The group believes funding that supports MPD — for 2020, the department received $193 million, 11% of the city’s total budget — should be redirected into housing, recovery programs and resources for residents to meet basic needs, and that by doing so, the city will become safer. The council passed an $8.3 million budget increase for police for 2020, with some MPD funds redirected into violence protection projects.

“Police abolition work is not about snapping our fingers and magically defunding every department in the world instantly,” MPD150 states on its website. “Rather, we’re talking about a gradual process of strategically reallocating resources, funding and responsibility away from police and toward community-based models of safety, support and prevention.”

In 2017, MPD150 released a 36-page report detailing a history of policing in Minneapolis that outlined its vision for a police-free future. The report calls for a “resilience-based” city with more resources for people to see trained, unarmed professionals for mental health, domestic violence crises, investment in violence prevention programs and restorative justice models for property crimes.

Reclaim the Block has a four-point petition it wants City Council members to sign that promises to: 1) never again vote to increase police funding or the police department budget; 2) vote to cut $45 million from MPD’s budget in response to the city’s projected COVID-19-related funding shortfall; 3) expand current investments in community-led health and safety strategies; and 4) do everything in their power to compel MPD and other law enforcement to stop using violence on residents.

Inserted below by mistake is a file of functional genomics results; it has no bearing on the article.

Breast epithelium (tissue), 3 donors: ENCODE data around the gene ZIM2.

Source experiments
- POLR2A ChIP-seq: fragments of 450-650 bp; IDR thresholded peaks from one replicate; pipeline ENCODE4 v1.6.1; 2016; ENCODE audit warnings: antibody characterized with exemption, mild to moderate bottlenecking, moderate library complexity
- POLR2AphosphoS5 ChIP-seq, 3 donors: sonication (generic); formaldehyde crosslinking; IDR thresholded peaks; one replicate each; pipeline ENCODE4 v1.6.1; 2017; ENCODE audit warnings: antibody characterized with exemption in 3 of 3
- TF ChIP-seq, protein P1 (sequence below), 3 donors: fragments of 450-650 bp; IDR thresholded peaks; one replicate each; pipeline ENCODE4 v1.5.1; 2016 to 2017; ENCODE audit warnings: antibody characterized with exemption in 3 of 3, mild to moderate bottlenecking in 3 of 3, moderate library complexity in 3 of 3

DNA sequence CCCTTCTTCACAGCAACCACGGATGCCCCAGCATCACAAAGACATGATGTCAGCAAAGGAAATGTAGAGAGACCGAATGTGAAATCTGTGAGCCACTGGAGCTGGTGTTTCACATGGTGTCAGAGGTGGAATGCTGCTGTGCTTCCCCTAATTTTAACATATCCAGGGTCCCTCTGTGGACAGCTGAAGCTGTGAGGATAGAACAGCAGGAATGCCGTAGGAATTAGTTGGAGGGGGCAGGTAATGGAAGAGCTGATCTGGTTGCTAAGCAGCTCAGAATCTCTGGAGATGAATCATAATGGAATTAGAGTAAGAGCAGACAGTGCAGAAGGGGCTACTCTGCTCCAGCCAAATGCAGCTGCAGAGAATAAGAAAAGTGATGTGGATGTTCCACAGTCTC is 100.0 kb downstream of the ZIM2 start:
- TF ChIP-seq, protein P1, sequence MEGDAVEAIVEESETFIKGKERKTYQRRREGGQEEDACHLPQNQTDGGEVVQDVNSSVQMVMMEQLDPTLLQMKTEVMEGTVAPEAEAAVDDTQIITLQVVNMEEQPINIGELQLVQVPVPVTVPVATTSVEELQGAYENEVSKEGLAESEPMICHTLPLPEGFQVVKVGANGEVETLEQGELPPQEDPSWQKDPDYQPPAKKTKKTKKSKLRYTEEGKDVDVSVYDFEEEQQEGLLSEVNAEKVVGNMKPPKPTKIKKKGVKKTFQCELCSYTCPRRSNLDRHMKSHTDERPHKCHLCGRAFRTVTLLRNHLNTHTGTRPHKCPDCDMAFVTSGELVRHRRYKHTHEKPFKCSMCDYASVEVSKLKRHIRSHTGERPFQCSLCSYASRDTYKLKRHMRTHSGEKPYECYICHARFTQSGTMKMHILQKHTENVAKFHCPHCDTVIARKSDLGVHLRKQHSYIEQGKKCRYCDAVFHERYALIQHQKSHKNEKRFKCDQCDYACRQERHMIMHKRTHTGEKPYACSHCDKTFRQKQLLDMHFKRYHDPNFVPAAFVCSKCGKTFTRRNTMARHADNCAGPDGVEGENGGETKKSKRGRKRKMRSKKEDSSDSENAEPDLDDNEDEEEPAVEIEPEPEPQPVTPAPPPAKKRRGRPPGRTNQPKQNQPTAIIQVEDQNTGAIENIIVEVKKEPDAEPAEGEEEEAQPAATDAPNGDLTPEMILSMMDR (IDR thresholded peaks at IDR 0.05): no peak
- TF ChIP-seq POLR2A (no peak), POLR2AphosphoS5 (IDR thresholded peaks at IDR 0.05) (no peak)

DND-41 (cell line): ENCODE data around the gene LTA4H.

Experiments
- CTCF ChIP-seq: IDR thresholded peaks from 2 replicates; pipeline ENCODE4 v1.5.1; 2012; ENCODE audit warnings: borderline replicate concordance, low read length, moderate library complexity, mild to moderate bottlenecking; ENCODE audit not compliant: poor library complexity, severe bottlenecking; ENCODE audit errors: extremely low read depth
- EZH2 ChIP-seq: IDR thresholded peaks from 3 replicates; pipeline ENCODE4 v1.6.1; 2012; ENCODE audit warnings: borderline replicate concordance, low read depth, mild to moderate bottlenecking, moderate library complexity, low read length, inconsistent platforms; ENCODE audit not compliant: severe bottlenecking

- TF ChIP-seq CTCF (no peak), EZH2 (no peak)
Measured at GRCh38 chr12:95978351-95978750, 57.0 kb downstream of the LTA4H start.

So far, no council members have actually signed that petition, but the group believes the pledge council members took committed them to go further than the petition’s demands. While Shim said seeing more commitment to defunding from elected officials has felt “surreal,” groups like Reclaim the Block know there is a long road ahead of debate and problem solving that won’t be perfect.

“I feel really hopeful and really afraid at this moment, because for us to move away from a system that’s so entrenched in our society will be really different,” Shim said.

Debate ahead

It’s not clear what actions the City Council will take next or if the nine members who took the public pledge have the same vision for the future.